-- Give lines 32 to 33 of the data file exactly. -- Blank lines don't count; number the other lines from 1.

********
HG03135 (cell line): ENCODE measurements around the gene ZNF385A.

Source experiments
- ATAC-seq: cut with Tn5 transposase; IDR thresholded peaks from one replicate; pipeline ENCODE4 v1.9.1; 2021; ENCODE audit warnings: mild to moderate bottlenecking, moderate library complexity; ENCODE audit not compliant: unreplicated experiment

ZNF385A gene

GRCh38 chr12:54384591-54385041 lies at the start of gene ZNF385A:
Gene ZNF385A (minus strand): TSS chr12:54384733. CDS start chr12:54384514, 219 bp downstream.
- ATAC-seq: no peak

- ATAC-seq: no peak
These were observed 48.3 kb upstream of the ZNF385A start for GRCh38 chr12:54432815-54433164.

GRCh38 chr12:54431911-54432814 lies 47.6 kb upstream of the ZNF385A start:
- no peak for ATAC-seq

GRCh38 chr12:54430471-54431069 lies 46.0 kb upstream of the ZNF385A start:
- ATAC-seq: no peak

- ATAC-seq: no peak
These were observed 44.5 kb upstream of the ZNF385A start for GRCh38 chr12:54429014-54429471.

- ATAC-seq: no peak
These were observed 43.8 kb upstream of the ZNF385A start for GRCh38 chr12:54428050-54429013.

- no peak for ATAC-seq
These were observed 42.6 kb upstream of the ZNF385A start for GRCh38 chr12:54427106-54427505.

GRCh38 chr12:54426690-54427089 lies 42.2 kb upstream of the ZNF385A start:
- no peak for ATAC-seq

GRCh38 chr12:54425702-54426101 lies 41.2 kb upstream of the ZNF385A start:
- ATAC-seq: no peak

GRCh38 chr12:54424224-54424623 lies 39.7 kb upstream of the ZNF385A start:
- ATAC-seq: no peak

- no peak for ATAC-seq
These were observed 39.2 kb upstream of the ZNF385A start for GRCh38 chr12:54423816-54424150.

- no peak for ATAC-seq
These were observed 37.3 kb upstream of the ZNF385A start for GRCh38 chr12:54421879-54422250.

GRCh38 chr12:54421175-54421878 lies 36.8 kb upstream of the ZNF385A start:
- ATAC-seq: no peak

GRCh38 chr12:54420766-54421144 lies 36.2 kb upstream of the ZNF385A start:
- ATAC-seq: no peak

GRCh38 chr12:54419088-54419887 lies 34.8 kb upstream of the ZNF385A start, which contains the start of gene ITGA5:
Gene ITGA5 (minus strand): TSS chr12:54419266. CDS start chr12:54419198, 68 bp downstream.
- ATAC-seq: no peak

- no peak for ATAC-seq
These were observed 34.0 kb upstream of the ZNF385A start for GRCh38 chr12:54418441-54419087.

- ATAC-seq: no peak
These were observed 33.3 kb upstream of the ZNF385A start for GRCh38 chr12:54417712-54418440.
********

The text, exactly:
GRCh38 chr12:54420766-54421144 lies 36.2 kb upstream of the ZNF385A start:
- ATAC-seq: no peak